Rescue Roundup 28 May 2019

From cargo ships in trouble and broken down yachts to a casualty in the water. Just some of the rescues from a busy long weekend for RNLI lifesavers. 

Hoylake

It was a different kind of Friday feeling in the early hours of Friday 24 May, as Hoylake lifeboat crew were called to a cargo ship in trouble at the Liverpool2 Container Terminal. The 294m vessel, fully loaded with containers, had started listing (leaning over) and was in very real danger of capsize.

Hoylake lifeboat was called at 2.44am by the UK Coastguard and the crew quickly launched the Shannon class Edmund Hawthorn Micklewood. The lifeboat arrived on scene shortly after. All 23 crew members onboard the cargo ship had been evacuated, and a number of commercial tugs on standby in case of emergency.

With the ship still listing, the Hoylake lifeboat carefully stood watch as several of the cargo crew climbed onboard to try and regain the ship’s balance. Several hours later, surveyors from the Maritime and Coastguard Agency arrived to check that the ship was undamaged and still seaworthy.

Ten hours after they had been called, Hoylake lifeboat was finally stood down.

‘Thanks to the efforts of the container ship’s crew, they were able to prevent the incident from becoming much more serious and ultimately save their vessel,’ says Hoylake RNLI Coxswain Andy Dodd. ‘Hoylake’s volunteer crew were glad to be of service throughout this challenging incident to provide support as needed.’

Lowestoft

Practice made perfect for Lowestoft lifeboat crew as a training exercise proved to be a not-so-dry run for a rescue just a few hours later.

The alarm was raised on Saturday night as members of the public reported a person in difficulty in the water off Pakefield. The lifeboat was called at 8.25pm and the crew soon launched the Shannon class Patsy Knight, quickly making their way to the scene.

The casualty was soon located a quarter of a mile offshore. The volunteers quickly worked to give the man a flotation aid, before using a rescue strop to pull the man up out of the water and onto the deck. The casualty told the crew that he had been in the water for some time and was clearly very cold, possibly hypothermic. A blanket and heaters were used to get the man warm as the lifeboat raced back to the station, where an ambulance was waiting to carry out a further inspection.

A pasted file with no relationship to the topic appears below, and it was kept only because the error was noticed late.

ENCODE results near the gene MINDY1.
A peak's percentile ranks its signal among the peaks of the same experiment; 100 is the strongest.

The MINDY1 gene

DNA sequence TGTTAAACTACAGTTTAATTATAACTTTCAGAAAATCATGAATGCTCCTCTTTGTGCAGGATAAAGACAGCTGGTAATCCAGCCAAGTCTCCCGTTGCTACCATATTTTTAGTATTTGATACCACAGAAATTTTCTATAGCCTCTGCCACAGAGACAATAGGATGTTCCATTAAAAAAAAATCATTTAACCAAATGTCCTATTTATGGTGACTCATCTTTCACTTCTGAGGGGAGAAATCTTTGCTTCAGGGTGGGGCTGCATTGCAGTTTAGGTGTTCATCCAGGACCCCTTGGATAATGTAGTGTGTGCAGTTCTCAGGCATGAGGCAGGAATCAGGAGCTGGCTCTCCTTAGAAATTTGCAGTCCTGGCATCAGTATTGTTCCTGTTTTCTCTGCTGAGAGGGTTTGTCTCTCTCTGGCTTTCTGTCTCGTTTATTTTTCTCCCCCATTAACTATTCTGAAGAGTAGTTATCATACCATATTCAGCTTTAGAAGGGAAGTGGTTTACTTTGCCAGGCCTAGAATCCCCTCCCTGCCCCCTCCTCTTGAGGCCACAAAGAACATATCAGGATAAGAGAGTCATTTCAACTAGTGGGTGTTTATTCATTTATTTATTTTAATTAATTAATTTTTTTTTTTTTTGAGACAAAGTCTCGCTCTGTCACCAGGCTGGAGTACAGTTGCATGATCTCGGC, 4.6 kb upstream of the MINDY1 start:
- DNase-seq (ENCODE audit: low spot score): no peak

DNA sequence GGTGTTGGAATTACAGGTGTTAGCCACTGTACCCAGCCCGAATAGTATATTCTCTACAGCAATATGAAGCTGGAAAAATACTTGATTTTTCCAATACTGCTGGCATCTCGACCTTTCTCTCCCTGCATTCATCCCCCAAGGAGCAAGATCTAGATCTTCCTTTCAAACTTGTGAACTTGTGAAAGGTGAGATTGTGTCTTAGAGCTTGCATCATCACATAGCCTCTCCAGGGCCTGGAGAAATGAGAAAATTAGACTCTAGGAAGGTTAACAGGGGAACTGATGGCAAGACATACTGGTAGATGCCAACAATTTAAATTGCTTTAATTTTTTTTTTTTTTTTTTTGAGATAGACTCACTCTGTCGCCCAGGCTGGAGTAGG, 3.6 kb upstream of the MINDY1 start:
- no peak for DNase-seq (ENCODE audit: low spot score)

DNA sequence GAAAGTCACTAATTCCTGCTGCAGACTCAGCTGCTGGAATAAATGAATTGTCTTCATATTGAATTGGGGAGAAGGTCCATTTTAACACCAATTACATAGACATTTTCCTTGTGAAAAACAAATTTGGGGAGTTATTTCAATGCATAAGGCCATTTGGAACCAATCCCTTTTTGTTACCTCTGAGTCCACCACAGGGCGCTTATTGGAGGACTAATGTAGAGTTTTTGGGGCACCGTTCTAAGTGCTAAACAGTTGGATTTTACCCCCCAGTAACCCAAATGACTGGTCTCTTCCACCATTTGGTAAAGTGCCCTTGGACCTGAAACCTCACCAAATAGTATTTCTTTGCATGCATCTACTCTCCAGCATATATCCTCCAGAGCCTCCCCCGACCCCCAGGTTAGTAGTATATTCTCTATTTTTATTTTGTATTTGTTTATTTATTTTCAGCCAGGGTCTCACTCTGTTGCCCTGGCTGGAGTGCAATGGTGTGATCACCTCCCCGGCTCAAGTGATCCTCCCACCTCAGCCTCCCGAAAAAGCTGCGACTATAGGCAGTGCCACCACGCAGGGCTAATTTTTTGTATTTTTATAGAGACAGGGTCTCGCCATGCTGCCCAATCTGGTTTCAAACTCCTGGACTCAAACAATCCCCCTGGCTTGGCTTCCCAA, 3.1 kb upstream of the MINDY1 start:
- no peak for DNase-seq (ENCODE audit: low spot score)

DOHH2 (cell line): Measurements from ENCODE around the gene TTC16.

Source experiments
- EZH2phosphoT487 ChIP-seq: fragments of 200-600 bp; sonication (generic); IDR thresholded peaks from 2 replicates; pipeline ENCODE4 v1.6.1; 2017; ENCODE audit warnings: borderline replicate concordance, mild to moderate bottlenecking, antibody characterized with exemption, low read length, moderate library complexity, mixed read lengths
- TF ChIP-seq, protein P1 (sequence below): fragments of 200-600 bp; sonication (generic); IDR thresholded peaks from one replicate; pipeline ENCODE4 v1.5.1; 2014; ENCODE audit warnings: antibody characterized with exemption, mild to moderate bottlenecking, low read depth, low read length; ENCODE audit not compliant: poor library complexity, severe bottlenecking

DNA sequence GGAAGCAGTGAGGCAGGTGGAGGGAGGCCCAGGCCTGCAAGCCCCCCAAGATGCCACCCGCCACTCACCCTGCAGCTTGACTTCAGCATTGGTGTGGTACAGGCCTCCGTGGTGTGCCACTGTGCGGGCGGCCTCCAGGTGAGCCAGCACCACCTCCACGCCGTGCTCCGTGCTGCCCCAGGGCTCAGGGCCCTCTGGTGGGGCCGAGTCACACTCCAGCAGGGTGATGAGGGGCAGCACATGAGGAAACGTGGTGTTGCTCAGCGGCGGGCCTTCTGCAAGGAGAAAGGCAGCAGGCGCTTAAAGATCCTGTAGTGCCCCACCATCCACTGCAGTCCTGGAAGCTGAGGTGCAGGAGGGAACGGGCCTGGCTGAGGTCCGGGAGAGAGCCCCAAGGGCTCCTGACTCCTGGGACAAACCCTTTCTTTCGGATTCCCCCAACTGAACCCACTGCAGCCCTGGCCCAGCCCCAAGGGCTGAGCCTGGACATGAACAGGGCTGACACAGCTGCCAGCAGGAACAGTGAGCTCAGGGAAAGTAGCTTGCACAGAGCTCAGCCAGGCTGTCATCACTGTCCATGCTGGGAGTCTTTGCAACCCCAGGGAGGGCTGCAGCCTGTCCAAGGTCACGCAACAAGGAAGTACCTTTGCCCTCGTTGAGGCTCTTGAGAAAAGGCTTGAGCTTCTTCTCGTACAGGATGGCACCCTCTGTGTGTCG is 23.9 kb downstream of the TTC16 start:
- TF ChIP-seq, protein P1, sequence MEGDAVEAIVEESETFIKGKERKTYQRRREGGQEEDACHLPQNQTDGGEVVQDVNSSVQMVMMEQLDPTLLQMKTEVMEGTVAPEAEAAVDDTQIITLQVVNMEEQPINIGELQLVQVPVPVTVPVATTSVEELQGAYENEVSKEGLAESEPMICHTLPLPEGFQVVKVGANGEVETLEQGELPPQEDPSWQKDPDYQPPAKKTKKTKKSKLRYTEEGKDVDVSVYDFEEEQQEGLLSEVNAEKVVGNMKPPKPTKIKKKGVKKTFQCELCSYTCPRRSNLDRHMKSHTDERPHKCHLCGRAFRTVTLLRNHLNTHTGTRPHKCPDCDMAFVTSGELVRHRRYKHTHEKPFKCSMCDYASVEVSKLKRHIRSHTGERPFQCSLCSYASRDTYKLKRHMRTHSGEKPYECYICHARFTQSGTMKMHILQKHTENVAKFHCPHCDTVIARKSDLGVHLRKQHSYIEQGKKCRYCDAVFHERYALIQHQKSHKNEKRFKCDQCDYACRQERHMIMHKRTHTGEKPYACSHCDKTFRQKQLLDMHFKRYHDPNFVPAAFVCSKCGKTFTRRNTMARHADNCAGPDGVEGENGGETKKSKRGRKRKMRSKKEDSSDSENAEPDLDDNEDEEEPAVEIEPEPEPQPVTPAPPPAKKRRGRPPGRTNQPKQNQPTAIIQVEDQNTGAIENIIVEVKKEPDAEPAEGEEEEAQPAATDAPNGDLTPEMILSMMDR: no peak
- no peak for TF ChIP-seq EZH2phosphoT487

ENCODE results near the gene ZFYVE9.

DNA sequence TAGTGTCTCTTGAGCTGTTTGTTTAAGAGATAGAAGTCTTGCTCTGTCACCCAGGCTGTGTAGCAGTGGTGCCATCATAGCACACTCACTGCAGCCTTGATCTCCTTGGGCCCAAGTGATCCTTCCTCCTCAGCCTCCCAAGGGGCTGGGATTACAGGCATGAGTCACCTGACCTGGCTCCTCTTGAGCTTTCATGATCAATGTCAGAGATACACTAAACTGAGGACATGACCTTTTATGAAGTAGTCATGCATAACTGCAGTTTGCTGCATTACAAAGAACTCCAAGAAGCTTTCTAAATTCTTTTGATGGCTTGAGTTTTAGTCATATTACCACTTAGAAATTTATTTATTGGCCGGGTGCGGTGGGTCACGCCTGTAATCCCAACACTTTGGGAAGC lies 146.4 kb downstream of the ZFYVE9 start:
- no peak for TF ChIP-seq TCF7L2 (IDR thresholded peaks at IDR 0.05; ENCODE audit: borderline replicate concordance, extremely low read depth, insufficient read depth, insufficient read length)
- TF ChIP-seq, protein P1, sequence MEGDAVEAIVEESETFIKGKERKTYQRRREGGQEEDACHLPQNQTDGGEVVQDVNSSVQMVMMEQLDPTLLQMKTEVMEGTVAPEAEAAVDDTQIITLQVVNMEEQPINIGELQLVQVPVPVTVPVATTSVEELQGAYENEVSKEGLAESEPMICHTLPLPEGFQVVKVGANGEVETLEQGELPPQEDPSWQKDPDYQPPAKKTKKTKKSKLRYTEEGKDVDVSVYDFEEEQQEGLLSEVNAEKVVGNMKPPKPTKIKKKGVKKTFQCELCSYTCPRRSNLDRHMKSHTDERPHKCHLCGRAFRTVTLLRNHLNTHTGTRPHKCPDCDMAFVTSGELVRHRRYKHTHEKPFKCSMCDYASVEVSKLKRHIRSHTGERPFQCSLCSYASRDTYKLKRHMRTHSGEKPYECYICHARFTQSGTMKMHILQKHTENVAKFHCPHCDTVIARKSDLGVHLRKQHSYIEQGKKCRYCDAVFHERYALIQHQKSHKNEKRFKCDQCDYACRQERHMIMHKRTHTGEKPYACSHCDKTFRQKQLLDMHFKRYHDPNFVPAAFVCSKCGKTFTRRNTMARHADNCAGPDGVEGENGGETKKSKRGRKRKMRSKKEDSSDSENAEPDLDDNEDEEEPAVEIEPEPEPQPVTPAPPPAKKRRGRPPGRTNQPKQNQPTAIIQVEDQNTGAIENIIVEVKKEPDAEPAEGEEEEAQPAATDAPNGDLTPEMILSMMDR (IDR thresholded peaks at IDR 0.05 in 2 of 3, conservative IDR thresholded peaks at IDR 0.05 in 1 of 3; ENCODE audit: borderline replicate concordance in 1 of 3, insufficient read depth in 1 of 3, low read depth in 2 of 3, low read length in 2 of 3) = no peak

Just how valuable training exercises can be was clearly demonstrated to Coxswain John Fox. ‘By coincidence we had been out on our regular training session that morning and were practising this very lifesaving method with a dummy,’ says John, ‘It just shows the value of rehearsing rescue techniques.’

Porthcawl

A long weekend is a chance to spend some time with the family. But for two volunteers at Porthcawl RNLI, it meant heading out on the water together to carry out a rescue!

The pagers went off on Sunday lunchtime as reports came in of a yacht in difficulty out in the Bristol Channel. Force 6 winds and swell of up to 2m meant the yacht, suffering with engine trouble, couldn’t make it into the marina under its own power.

Porthcawl’s B class lifeboat Rose of the Shires arrived on scene and located the casualty vessel, not an easy task thanks to the very misty conditions. Once they had found the yacht, they put a crew member onboard who made sure the three passengers were all okay. They quickly set up a tow and brought the yacht back to Porthcawl Marina.

It was a particularly memorable day for Senior Helm Carl Evans, as he was joined on the rescue by his son Lewis. ‘This was a special day for me, our crew completed a successful rescue in very poor sea conditions,’ says Carl, ‘and my youngest son Lewis was one of the crew onboard. Thirty years to the day since I applied to join the crew at Porthcawl.’

Sheerness

The Bank Holiday weekend made for an excellent opportunity to head out onto the water to have some fun. But for two men, the long weekend could have ended very differently if it wasn’t for Sheerness lifeboat crew.

At 1.18pm on Sunday, Sheerness lifeboat were requested to launch after reports of a personal watercraft in difficulty. They launched the D class Buster and quickly made their way to the scene. On arrival, they found two men stranded aboard their personal watercraft as it had broken down and run aground near Horse Reach in the Swale.

The lifeboat crew quickly attached a towline to the broken-down craft and towed it and its two passengers back to Queenborough Harbour, where an ambulance was waiting to give the men a thorough check over. 

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